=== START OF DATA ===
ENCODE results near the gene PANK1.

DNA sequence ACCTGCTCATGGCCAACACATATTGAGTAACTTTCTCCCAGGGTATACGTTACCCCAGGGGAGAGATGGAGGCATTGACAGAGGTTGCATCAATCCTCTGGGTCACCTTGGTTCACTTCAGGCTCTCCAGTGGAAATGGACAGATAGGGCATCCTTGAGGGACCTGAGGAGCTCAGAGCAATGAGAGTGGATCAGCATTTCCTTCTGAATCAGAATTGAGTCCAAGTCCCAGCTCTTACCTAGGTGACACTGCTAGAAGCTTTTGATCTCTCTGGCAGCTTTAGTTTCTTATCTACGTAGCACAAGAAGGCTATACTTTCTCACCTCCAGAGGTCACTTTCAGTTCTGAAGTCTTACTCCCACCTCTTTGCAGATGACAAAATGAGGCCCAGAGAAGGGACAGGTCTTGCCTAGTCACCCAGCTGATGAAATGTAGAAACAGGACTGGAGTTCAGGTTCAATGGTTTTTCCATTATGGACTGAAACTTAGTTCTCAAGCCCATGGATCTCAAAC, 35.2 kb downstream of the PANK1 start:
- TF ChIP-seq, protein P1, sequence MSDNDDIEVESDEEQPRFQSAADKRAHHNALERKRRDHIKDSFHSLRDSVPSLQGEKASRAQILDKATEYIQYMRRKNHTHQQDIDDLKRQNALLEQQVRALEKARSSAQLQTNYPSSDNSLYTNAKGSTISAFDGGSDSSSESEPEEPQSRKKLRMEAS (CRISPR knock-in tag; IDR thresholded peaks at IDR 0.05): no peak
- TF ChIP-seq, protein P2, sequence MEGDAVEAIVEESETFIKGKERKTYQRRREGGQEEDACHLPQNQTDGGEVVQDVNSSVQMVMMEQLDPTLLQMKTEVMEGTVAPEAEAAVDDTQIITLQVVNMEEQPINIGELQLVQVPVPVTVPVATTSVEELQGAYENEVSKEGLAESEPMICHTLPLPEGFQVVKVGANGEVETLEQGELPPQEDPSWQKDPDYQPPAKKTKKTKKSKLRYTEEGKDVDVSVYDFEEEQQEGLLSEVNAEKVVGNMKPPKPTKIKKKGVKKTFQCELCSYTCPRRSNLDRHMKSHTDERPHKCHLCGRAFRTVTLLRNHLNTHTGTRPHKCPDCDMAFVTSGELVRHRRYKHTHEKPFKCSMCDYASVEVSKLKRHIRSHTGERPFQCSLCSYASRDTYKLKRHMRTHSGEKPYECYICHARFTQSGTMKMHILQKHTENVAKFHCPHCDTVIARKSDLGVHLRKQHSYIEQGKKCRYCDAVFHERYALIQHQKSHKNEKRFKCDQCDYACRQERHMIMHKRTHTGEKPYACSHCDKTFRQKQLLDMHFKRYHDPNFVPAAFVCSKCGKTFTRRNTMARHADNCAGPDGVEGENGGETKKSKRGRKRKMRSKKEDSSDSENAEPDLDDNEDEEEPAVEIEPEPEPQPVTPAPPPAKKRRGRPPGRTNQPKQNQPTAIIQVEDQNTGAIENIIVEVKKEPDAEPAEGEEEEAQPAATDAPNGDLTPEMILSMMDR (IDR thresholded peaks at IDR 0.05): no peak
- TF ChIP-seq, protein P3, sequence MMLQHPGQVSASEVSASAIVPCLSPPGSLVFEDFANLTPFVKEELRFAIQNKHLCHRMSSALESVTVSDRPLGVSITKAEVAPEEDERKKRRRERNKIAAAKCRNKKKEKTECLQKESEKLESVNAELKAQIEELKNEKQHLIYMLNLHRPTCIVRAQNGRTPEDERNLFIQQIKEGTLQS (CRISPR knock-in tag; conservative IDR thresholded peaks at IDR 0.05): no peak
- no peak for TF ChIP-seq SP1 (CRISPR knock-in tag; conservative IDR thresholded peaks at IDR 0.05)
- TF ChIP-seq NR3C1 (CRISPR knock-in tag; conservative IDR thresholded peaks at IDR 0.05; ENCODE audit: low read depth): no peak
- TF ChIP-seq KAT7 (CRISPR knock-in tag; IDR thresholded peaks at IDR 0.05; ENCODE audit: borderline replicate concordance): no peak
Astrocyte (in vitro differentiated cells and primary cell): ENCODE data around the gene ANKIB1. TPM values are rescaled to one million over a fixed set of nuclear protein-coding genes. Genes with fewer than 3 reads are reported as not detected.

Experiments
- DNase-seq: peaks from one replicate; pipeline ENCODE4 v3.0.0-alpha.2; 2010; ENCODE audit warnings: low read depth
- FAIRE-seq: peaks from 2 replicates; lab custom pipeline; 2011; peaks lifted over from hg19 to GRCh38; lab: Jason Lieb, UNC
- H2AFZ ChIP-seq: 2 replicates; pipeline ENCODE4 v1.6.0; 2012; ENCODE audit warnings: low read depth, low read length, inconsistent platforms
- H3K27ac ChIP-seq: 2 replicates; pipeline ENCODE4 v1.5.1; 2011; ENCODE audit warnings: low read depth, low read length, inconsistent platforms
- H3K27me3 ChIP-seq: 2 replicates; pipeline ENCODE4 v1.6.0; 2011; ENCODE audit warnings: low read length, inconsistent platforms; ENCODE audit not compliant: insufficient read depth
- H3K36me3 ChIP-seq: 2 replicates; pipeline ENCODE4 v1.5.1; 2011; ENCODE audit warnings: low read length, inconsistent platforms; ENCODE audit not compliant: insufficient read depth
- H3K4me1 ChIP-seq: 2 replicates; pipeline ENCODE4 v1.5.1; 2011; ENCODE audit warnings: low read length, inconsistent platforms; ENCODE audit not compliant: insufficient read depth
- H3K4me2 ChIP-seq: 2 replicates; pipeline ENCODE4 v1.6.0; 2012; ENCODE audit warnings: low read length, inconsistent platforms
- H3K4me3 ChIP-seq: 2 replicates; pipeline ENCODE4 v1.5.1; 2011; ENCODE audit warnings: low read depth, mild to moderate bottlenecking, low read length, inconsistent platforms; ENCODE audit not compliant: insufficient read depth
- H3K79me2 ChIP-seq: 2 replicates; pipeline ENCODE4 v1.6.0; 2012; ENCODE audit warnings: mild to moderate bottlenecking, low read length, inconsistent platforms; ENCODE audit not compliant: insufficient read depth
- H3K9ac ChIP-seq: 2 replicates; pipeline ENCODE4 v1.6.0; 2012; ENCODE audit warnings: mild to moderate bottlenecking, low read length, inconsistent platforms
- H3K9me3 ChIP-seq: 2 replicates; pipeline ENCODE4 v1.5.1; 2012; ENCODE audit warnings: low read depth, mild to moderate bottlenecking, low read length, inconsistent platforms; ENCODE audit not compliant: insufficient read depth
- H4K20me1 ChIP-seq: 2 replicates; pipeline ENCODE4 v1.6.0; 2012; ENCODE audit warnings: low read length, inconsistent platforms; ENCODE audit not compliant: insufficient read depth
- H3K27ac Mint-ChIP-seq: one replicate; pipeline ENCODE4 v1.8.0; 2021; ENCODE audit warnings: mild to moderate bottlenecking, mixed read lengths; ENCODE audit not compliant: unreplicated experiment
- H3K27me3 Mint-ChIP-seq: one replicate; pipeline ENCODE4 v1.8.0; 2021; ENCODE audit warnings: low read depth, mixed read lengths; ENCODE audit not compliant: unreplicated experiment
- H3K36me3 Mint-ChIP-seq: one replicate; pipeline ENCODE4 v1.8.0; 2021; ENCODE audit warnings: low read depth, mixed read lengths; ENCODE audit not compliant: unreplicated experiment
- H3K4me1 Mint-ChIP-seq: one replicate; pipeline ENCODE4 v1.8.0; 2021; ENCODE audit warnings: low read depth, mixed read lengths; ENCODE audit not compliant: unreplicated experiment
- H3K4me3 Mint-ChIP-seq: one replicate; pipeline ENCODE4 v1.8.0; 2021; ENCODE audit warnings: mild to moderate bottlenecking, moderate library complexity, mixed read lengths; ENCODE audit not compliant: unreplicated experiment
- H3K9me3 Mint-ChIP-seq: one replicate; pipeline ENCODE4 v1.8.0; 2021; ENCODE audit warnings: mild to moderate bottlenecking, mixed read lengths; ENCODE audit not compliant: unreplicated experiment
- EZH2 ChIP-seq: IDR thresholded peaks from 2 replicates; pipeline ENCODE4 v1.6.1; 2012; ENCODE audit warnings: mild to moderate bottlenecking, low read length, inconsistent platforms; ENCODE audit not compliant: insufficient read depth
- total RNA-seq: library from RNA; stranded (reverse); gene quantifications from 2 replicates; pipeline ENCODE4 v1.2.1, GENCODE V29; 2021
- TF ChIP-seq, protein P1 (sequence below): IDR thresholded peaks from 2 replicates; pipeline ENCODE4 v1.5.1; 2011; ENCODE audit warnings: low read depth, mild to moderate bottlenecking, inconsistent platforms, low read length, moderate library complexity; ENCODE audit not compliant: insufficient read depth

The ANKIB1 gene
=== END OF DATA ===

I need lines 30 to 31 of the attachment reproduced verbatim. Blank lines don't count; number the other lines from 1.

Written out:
- EZH2 ChIP-seq: IDR thresholded peaks from 2 replicates; pipeline ENCODE4 v1.6.1; 2012; ENCODE audit warnings: mild to moderate bottlenecking, low read length, inconsistent platforms; ENCODE audit not compliant: insufficient read depth
- total RNA-seq: library from RNA; stranded (reverse); gene quantifications from 2 replicates; pipeline ENCODE4 v1.2.1, GENCODE V29; 2021